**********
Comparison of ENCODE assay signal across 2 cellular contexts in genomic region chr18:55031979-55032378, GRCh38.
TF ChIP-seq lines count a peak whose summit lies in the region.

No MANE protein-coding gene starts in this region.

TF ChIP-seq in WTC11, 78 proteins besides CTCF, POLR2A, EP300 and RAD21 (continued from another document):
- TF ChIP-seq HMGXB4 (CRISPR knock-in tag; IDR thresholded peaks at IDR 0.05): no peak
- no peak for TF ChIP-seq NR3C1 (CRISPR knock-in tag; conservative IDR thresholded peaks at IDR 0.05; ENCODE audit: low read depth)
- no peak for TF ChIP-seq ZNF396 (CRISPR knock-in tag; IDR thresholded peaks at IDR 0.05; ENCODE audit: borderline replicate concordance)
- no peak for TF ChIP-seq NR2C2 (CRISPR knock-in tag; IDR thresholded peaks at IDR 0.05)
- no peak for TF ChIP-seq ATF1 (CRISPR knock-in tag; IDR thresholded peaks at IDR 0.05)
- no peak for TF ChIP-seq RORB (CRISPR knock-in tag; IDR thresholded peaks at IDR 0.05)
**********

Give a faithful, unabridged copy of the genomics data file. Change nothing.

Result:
Comparison of ENCODE assay signal across 2 cellular contexts in genomic region chr18:55031979-55032378, GRCh38.
TF ChIP-seq lines count a peak whose summit lies in the region.

No MANE protein-coding gene starts in this region.

TF ChIP-seq in WTC11, 78 proteins besides CTCF, POLR2A, EP300 and RAD21 (continued from another document):
- TF ChIP-seq HMGXB4 (CRISPR knock-in tag; IDR thresholded peaks at IDR 0.05): no peak
- no peak for TF ChIP-seq NR3C1 (CRISPR knock-in tag; conservative IDR thresholded peaks at IDR 0.05; ENCODE audit: low read depth)
- no peak for TF ChIP-seq ZNF396 (CRISPR knock-in tag; IDR thresholded peaks at IDR 0.05; ENCODE audit: borderline replicate concordance)
- no peak for TF ChIP-seq NR2C2 (CRISPR knock-in tag; IDR thresholded peaks at IDR 0.05)
- no peak for TF ChIP-seq ATF1 (CRISPR knock-in tag; IDR thresholded peaks at IDR 0.05)
- no peak for TF ChIP-seq RORB (CRISPR knock-in tag; IDR thresholded peaks at IDR 0.05)